It’s still August and the heat of summer is hitting us full blast! I’m hot and sweaty and the last thing I want to do is turn the oven on or have to stand in front of the stove for a long time. This recipe is quick and easy at it’s best. It’s a one-pot dish that makes for a flavorful dinner with an easy cleanup. I like ginger, however, if you don’t simply keep it out and replace it with your favorite spices.

Ingredients:
1 small onion, diced
2 tablespoons olive oil
2 cups chopped spinach (I use frozen)
1 cup of rice, raw not yet cooked
2 cups of vegetable or chicken broth
4 pieces of chicken breast, cut into small pieces
Salt, pepper, garlic, and ginger to taste

Directions:

Saute onions with olive oil in a large pot until golden.

Season with salt, pepper, garlic and ginger.

Add the chicken pieces and cook until no longer pink.

Add rice, broth and spinach to the pot.

Cover and simmer until liquid is absorbed.

Roasted Tomato Soup with Grilled Cheese Croutons

This dinner is tasty and fun for the entire fam! The grown ups will enjoy the rich flavor in the soup while the children will adore the mini grilled cheese sandwiches floating on top.

Ingredients:
1 container of cherry tomatoes
Salt & pepper to taste
2 tablespoons olive oil
1 small yellow onion, diced
2 cloves of garlic, diced
1 can of diced fire roasted tomatoes (14.5oz)
3 cups of vegetable broth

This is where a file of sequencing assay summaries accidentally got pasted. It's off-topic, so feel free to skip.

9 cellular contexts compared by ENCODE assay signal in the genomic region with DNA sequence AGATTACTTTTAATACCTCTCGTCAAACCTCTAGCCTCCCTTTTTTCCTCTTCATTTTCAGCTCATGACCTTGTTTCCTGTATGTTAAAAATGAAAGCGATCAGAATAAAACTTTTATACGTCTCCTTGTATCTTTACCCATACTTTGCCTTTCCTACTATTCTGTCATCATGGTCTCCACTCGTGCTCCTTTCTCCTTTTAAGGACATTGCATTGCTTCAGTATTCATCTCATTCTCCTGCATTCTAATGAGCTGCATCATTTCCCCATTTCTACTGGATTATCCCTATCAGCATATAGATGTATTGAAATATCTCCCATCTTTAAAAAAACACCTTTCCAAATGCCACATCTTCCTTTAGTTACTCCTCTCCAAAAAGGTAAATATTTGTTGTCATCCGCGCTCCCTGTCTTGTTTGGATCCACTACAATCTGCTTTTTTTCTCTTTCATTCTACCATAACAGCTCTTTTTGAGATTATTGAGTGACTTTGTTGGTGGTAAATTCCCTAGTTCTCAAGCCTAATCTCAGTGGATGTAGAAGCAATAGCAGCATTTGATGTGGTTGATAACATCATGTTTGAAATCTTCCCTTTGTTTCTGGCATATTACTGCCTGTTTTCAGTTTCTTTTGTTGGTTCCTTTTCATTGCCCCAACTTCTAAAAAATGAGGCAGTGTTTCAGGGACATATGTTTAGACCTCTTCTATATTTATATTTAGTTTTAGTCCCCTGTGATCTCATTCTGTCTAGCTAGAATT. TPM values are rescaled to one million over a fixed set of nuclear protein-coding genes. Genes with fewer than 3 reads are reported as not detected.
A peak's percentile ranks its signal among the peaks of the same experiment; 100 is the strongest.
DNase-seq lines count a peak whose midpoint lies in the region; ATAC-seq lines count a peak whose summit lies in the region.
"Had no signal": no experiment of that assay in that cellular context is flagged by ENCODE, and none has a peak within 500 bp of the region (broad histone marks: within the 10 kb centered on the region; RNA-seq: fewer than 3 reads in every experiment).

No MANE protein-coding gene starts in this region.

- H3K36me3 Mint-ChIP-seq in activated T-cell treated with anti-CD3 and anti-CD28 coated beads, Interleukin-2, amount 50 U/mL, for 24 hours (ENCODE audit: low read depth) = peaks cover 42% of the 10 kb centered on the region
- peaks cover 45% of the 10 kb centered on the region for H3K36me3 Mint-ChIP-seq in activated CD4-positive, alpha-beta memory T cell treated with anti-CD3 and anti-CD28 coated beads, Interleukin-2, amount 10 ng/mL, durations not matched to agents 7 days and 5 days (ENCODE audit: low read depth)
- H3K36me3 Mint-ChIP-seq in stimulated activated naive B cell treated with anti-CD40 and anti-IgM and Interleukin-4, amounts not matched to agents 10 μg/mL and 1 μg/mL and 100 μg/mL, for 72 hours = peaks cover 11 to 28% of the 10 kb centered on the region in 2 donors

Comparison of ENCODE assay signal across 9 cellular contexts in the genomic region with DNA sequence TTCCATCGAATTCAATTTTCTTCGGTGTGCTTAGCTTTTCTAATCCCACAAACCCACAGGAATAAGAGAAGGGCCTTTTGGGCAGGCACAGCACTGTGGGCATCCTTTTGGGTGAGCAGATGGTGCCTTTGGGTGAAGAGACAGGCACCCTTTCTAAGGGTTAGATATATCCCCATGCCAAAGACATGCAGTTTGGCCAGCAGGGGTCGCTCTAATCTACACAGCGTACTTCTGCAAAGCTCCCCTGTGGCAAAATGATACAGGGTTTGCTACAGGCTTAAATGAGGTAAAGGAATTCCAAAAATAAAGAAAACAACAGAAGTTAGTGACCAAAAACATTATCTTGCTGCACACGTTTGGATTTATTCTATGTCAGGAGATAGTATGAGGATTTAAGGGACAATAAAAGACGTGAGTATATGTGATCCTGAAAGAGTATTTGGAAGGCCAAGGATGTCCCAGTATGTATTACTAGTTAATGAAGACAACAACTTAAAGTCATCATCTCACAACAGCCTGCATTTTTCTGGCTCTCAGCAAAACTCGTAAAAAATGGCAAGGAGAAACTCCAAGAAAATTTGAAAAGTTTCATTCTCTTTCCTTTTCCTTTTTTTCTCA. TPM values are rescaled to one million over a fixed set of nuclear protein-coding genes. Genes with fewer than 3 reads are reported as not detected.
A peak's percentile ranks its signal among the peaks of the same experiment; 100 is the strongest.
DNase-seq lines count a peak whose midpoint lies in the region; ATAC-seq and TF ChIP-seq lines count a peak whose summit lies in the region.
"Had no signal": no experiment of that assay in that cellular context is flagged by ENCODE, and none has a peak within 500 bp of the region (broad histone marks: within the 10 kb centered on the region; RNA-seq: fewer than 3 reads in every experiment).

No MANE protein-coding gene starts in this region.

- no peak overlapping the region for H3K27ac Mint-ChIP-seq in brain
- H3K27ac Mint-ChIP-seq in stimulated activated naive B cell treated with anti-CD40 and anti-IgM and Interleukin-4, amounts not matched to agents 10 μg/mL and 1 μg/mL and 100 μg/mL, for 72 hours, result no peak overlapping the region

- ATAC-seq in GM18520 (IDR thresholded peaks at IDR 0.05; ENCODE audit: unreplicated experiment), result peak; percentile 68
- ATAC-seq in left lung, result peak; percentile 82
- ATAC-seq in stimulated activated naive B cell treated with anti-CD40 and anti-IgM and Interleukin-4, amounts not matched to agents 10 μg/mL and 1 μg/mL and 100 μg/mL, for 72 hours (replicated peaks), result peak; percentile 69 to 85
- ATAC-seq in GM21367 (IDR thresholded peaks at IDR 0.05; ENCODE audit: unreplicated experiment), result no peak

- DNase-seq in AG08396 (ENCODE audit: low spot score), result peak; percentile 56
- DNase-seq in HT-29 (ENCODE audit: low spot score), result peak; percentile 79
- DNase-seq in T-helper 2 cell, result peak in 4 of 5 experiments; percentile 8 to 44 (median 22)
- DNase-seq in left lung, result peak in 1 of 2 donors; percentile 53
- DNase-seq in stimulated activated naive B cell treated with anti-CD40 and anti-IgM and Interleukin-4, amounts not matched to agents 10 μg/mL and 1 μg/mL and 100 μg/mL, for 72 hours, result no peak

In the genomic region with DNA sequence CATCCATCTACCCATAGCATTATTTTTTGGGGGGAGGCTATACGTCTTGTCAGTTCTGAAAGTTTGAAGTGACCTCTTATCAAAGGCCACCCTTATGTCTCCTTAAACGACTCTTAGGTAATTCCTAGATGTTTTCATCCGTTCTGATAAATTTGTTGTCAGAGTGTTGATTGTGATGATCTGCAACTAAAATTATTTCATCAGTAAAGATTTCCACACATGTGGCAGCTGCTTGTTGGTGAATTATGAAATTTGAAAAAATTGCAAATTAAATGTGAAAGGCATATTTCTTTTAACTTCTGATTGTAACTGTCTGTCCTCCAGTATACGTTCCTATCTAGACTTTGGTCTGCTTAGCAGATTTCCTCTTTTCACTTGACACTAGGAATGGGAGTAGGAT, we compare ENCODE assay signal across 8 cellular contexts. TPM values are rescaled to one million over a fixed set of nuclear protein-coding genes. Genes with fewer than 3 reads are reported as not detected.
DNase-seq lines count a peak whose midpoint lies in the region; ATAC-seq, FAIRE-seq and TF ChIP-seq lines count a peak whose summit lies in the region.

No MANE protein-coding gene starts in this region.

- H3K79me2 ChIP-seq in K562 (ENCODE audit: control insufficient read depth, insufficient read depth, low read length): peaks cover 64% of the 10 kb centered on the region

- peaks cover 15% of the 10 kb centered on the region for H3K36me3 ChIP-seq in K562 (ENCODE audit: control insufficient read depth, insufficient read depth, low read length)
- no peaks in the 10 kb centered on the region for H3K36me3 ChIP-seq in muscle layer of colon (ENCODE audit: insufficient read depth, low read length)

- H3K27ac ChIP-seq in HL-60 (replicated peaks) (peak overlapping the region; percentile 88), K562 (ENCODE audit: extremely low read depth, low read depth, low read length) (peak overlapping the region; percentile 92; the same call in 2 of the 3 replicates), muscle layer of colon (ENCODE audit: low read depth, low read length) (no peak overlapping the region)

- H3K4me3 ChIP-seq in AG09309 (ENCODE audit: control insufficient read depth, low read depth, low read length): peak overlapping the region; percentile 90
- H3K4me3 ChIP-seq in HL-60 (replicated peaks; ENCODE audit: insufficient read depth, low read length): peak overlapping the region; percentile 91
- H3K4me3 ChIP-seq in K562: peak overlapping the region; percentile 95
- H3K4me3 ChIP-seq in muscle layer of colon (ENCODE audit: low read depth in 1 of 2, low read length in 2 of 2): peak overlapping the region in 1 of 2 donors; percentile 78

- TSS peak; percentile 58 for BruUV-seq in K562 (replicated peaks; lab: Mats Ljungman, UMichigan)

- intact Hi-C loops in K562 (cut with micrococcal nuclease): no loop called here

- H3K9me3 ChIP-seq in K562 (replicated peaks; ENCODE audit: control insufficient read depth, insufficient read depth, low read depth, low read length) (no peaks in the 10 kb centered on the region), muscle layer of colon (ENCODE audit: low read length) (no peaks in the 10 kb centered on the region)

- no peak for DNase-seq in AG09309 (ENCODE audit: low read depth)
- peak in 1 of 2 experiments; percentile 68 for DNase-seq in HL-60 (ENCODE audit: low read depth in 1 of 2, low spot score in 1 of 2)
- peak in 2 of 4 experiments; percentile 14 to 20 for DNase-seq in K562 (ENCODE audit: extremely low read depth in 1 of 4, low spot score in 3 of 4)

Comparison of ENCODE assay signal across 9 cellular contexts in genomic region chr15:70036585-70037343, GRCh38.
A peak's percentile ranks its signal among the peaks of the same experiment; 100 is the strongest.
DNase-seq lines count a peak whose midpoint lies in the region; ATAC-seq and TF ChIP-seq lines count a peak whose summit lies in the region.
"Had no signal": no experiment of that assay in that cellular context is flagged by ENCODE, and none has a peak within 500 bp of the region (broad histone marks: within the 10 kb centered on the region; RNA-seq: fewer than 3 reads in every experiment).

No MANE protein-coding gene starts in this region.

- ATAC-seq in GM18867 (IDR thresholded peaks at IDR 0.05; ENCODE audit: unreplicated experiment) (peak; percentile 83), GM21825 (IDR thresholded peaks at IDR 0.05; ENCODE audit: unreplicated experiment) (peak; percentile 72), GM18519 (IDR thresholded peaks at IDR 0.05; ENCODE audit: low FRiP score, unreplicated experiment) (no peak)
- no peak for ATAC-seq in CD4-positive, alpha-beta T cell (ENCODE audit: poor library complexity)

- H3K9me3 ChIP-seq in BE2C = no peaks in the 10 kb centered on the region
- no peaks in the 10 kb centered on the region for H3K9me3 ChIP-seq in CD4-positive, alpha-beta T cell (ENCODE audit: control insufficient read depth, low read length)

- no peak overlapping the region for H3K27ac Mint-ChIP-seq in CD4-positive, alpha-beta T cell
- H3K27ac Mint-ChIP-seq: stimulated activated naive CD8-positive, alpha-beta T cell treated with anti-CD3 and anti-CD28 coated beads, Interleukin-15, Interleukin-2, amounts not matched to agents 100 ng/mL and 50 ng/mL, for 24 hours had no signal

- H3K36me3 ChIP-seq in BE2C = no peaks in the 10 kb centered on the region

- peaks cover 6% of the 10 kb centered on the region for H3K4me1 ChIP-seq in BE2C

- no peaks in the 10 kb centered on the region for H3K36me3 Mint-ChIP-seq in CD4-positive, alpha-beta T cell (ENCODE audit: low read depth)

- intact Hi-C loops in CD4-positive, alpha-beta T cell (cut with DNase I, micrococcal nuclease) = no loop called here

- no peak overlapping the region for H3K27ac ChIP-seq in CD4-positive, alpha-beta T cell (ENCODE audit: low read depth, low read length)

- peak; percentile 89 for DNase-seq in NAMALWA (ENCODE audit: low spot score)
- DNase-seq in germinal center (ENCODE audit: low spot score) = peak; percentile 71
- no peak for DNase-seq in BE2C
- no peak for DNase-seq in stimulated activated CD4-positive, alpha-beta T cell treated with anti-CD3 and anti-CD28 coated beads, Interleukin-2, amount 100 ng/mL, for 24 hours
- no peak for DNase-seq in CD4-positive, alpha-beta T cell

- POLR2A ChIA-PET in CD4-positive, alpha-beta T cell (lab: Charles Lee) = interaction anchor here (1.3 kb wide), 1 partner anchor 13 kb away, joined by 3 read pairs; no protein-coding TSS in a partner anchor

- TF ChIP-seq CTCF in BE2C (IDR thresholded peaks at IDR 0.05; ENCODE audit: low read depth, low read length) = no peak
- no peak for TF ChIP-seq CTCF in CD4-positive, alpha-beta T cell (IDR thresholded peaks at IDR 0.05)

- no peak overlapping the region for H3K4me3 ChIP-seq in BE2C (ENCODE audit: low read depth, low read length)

Directions:

Place cherry tomatoes in a baking pan. Drizzle 1 tablespoon olive oil over the tomatoes and season with salt and pepper. Coat well.

Place in oven on 400° for 30-35 minutes until beginning to brown.

Once the tomatoes are roasted, saute onions and garlic with remaining olive oil. Once golden, add the broiled tomatoes and allow to cook for 2 minutes.

Add the canned tomatoes and mix well. Allow to cook for 2 minutes.

Add the broth and bring to a boil then reduce heat and simmer for 30 minutes. Puree with an immersion blender and serve with grilled cheese croutons. (Grilled cheese sandwiches cut into mini squares)

Creamy Spinach Mushroom Linguine

I was craving Fettuccine Alfredo the other night and decided to experiment in the kitchen. I wanted to eat pasta that was rich and creamy, yet lighter on calories than the original dish which is loaded with fat. I skipped the heavy cream and butter and swapped them with low fat cream cheese and olive oil. I added the mushrooms and spinach for extra nutrition and flavor.

Ingredients:

1 box of whole grain linguine
1 onion, diced
1 clove of garlic, diced
Mushrooms, sliced
Spinach, fresh or frozen
1 8oz. container low fat cream cheese
1 cup of 2% milk
1/4 cup of parmesan cheese
Salt & pepper

Directions:

Cook the pasta according to the package directions. Drain well.

Meanwhile, sauté the onions and garlic in some olive oil. Once golden, add the mushrooms. Cook until tender and add the spinach. Season with salt and pepper.

Allow to cook and then add the cream cheese.

Once melted add the milk and parmesan. Combine well.

Add the pasta and stir over low heat until heated through.

Top each serving with additional parmesan.

Nina Safar